Mdina is the old capital of Malta, a medieval walled town situated on a hill in the centre of the island with views off to the Mediterranean. The oldest building in Mdina is Palazzo Santa Sofia, of which the ground floor dates back to the 1200s.
The rest of the city is thin streets, and stone buildings. The island of Malta is very rocky, made of limestone, and many of the buildings - whether old or new - are made of the same limestone.
Outside of Mdina is Rabat (the Arabic word for suburb), which contains St. Paul's Catacombs. The catacombs were used for burials of all manners of faith and people from the 4th century to the 9th century. Some of the catacombs are open to the public, and you can see where numerous burials had taken place.
After wandering around, while waiting for the next tour bus, I grabbed a drink called a Kinnie. According to their website, "Kinnie was originally developed by Simonds Farsons Cisk in Malta in 1952, as an alternative to the innumerable colas that had proliferated in Europe since the Second World War. Kinnie is a unique tasting, alcohol-free, natural, refreshing beverage. Its golden amber colour, and the fact that it is made from bitter oranges and a variety of aromatic herbs, lend this beverage a bitter taste which is an excellent thirst quencher. "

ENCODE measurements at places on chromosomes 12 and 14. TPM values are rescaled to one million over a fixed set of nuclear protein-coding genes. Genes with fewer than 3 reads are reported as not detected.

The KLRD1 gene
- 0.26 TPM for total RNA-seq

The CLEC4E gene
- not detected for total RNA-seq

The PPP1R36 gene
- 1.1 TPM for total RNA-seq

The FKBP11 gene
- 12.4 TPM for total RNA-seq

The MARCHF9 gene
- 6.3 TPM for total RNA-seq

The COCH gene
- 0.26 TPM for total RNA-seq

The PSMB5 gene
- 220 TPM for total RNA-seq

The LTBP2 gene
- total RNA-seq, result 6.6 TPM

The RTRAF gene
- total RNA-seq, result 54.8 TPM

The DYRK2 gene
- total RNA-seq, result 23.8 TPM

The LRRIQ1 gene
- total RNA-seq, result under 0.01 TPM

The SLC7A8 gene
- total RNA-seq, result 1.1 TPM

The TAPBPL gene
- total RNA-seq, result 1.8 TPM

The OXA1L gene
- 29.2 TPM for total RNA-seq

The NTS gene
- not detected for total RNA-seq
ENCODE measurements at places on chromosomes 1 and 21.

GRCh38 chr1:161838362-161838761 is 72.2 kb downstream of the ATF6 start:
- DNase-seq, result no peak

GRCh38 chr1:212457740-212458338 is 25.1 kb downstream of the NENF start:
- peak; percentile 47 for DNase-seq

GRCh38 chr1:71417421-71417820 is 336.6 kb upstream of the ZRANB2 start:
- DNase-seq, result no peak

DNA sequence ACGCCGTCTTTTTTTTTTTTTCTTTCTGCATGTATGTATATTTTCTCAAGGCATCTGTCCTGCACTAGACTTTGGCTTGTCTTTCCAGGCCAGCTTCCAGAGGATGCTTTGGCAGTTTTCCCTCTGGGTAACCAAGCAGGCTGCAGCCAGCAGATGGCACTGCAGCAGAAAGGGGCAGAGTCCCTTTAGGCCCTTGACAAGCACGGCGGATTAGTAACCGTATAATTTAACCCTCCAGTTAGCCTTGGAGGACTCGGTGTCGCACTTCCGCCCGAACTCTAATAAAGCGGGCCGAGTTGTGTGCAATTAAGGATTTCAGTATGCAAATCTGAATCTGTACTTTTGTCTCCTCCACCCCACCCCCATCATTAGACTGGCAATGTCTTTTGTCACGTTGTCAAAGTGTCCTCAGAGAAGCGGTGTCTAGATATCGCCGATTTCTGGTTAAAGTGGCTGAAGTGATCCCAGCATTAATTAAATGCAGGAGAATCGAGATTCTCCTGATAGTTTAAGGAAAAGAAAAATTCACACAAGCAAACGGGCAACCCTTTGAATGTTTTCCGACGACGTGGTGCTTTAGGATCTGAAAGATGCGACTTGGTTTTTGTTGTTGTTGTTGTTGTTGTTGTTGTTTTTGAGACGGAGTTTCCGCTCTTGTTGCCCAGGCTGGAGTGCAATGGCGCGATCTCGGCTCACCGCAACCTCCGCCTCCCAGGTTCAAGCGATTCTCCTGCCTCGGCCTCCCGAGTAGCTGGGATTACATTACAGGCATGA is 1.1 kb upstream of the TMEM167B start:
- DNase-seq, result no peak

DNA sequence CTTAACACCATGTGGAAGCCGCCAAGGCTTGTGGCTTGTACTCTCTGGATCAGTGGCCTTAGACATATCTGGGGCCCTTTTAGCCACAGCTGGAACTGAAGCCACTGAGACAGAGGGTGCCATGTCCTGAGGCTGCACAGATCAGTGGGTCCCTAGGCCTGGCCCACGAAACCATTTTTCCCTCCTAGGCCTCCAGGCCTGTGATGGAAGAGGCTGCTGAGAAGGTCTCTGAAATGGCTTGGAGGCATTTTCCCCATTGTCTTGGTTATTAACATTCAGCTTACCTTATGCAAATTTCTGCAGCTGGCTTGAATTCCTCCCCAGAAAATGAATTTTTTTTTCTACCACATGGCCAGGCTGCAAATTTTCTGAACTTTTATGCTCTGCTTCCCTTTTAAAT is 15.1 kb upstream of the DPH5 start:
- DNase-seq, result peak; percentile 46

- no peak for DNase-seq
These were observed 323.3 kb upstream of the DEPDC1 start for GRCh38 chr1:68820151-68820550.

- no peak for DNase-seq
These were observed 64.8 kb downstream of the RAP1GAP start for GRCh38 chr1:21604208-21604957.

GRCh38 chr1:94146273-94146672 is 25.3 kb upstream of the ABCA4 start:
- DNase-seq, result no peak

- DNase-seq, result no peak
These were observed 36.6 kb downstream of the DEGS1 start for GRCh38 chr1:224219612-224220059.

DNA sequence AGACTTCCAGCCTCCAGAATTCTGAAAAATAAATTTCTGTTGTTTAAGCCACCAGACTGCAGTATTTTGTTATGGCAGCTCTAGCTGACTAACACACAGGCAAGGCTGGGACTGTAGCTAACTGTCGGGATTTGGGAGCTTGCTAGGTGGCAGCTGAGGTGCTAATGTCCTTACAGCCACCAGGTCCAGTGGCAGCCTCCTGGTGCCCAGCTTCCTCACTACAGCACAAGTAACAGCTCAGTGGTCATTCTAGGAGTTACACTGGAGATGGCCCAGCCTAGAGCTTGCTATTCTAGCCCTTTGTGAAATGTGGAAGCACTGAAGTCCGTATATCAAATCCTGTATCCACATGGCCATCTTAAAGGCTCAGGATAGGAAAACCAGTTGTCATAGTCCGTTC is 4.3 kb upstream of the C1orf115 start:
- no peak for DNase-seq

It tastes something like a orange-flavoured ginger beer. It wasn't an immediate hit for my taste buds, but I could see it becoming a taste I could acquire.
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The next day I went to Valletta, the capital of Malta. It is high on a hill on the water, and has massive walls. The city was founded by the Order of St. John of Jerusalem, the knights which ruled the island from the 1500s through the 1700s. The Knights of Malta, as their were known, defended the island in 1565 against the Ottoman empire.
Immediately after the end of the Siege of Malta in 1565, the Order decided to found a new city on the Xiberras peninsula to fortify the Order's position in Malta. The city is named after the Grandmaster of the Order, Jean Parisot de la Valette, who founded the city by placing the foundation stone on 28 March 1566.